Studies reveal that the increase of productivity in oceans can remove the carbon dioxide present in the atmosphere. Phytoplankton’s such as diatoms use photosynthesis to convert carbon dioxide into food (carbohydrates) and oxygen. This way the carbon dioxide present in the atmosphere is trapped in the oceans which cools the atmosphere.
But all parts of oceans are not productive, there are some areas such as tropics where the productivity of the ocean is very low. But if we find a way to stimulate the productivity in these areas, the carbon dioxide can be trapped. This idea was proposed by John Martin, an oceanographer.
The Iron Hypothesis
In the year 1987, John Martin observed that the amount of iron which is an essential nutrient is very low in the tropical oceans. Iron is very vital for the photosynthesis, respiration, and growth of the phytoplankton. Thus, he proposed we can fertilize the oceans with iron to increase productivity and hence removing the carbon dioxide from the atmosphere. This idea was called the Iron Hypothesis.
He tested out this idea near the waters of the Galapagos Islands in the Pacific Ocean. He conducted out his experiment by finely grounding the iron into power and spread it across the ocean. The experiment was a success; scientists observed that there was 30times productivity in the growth of the phytoplankton.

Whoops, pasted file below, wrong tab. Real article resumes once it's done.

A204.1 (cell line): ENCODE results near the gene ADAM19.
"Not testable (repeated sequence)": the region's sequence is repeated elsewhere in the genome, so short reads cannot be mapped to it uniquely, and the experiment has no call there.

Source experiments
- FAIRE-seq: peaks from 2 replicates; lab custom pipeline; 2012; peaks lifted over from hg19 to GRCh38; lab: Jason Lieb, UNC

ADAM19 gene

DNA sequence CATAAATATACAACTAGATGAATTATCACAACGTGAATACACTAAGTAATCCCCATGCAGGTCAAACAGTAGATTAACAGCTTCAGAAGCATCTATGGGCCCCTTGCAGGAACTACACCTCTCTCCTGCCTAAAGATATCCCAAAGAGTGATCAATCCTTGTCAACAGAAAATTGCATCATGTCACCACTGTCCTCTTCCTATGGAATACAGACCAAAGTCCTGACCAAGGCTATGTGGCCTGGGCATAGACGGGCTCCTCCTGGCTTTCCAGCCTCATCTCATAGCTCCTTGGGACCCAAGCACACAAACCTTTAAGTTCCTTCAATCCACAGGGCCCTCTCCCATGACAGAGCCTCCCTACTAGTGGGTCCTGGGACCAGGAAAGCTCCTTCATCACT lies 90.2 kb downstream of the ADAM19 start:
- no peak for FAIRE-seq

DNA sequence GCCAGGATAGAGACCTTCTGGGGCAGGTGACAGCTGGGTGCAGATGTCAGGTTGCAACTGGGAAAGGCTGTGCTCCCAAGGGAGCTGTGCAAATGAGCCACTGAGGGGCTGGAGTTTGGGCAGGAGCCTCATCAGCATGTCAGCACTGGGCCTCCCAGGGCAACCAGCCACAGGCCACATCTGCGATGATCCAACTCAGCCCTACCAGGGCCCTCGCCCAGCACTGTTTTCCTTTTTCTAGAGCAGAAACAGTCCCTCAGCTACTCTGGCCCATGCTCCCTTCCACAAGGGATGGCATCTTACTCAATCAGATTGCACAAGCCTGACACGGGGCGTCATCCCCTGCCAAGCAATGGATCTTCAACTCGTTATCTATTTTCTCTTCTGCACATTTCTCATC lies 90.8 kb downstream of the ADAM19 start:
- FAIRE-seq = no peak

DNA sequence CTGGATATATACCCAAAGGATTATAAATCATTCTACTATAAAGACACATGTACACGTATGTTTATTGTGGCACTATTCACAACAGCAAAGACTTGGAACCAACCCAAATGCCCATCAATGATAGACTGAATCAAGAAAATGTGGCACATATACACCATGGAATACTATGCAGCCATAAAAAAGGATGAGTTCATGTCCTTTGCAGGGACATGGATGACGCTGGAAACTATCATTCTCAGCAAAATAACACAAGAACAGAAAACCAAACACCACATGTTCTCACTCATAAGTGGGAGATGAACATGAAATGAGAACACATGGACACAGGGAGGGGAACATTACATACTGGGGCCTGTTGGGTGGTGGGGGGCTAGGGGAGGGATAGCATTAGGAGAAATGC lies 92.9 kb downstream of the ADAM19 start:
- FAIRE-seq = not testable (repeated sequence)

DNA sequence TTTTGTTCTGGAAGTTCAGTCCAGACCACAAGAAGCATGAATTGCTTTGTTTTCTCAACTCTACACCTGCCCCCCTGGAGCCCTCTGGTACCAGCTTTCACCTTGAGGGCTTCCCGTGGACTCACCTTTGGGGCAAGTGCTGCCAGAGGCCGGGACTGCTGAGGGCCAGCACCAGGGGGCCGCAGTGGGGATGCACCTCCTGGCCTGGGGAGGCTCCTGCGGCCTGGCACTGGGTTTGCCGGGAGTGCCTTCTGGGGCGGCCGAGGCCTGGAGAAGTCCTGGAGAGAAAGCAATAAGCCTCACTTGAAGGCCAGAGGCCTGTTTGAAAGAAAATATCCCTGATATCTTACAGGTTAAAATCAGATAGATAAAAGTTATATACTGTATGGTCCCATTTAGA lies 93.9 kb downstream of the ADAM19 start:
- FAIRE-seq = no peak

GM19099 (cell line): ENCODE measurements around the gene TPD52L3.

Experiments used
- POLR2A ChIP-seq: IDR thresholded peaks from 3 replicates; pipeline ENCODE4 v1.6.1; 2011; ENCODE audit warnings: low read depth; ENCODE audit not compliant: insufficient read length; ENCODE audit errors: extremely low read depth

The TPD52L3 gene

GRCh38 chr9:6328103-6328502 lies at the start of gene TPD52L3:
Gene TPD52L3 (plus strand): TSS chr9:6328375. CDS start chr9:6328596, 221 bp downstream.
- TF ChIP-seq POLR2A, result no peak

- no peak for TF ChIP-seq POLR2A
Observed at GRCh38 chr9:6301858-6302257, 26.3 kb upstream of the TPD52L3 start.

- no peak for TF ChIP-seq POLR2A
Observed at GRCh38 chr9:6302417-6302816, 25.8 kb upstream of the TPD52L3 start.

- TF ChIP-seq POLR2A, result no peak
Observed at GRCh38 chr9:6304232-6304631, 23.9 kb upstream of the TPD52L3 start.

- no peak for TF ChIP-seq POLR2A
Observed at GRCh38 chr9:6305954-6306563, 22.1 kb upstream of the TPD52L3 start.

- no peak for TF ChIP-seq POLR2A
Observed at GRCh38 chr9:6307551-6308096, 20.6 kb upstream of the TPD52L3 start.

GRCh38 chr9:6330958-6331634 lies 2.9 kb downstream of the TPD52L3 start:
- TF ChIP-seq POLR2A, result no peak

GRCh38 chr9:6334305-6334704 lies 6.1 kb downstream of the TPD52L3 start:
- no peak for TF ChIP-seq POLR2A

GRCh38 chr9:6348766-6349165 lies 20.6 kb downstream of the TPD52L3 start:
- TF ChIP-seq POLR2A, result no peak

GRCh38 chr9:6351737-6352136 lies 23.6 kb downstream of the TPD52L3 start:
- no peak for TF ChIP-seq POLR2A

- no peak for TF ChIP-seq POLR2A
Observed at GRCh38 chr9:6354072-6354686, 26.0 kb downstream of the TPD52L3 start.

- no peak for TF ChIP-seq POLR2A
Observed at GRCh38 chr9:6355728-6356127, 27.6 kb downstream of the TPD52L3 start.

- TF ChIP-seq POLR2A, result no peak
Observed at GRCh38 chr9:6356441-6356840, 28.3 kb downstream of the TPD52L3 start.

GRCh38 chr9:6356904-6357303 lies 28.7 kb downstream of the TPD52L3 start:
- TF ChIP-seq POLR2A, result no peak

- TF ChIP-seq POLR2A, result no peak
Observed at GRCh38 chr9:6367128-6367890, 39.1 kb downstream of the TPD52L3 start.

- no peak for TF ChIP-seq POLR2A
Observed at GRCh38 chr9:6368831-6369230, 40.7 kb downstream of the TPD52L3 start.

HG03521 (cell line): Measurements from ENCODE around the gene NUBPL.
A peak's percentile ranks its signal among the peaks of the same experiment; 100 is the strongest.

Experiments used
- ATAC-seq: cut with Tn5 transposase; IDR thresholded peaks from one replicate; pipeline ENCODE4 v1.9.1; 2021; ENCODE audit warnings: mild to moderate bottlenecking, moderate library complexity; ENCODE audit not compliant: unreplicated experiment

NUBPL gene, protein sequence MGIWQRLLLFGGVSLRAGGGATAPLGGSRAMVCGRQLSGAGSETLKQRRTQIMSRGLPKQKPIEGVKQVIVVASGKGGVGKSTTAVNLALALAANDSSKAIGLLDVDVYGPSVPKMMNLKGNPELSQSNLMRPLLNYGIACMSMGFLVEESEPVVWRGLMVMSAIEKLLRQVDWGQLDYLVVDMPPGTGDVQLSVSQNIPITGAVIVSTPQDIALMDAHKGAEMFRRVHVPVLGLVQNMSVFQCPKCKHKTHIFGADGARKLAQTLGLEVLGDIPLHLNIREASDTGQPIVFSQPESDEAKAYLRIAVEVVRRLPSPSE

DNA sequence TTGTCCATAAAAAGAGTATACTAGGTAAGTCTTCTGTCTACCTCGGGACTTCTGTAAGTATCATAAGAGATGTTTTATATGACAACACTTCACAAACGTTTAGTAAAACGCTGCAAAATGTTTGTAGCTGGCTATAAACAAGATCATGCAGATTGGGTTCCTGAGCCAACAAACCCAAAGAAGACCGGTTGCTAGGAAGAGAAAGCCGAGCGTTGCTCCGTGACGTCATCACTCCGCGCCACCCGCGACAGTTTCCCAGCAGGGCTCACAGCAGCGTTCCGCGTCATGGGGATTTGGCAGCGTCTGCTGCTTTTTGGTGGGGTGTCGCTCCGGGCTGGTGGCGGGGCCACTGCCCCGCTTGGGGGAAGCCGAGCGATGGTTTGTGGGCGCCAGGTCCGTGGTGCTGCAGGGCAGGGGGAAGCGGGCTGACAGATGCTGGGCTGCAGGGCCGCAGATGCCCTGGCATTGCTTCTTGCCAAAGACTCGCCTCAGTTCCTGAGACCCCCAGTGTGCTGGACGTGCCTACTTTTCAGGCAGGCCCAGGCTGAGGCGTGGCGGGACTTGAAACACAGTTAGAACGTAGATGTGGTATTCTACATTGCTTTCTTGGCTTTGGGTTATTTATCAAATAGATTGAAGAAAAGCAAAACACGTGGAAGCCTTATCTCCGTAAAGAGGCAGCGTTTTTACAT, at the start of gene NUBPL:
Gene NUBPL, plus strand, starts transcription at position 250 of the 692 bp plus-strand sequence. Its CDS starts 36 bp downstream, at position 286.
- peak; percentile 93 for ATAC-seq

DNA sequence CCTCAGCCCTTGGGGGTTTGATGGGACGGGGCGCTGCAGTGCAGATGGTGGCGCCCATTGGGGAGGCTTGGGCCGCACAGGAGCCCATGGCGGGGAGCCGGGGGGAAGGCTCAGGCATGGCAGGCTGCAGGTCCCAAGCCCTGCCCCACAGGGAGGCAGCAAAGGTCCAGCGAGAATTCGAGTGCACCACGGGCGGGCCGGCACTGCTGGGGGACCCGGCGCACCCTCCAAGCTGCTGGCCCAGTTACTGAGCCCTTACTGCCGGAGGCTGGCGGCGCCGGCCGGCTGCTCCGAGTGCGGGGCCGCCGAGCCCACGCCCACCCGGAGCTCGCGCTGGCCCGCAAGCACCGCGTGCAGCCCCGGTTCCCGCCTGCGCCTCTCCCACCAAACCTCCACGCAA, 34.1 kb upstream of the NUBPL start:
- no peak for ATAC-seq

But there are problems and limitations to this Iron Hypothesis. Firstly, the iron must be ground very finely. Secondly, there are many long-term effects of this Iron Hypothesis. The carbon dioxide trapped in the oceans will be released back after some time. Thirdly, the depletion of the oxygen in the oceans.
When the phytoplankton dies, they decompose and consume oxygen for the process. As a byproduct of decomposition, they also release carbon dioxide and nitrous oxide. Hence, the carbon dioxide in the ocean increases ocean acidification.
Thus, although Iron Hypothesis is a good idea, it comes with various problems and limitations.
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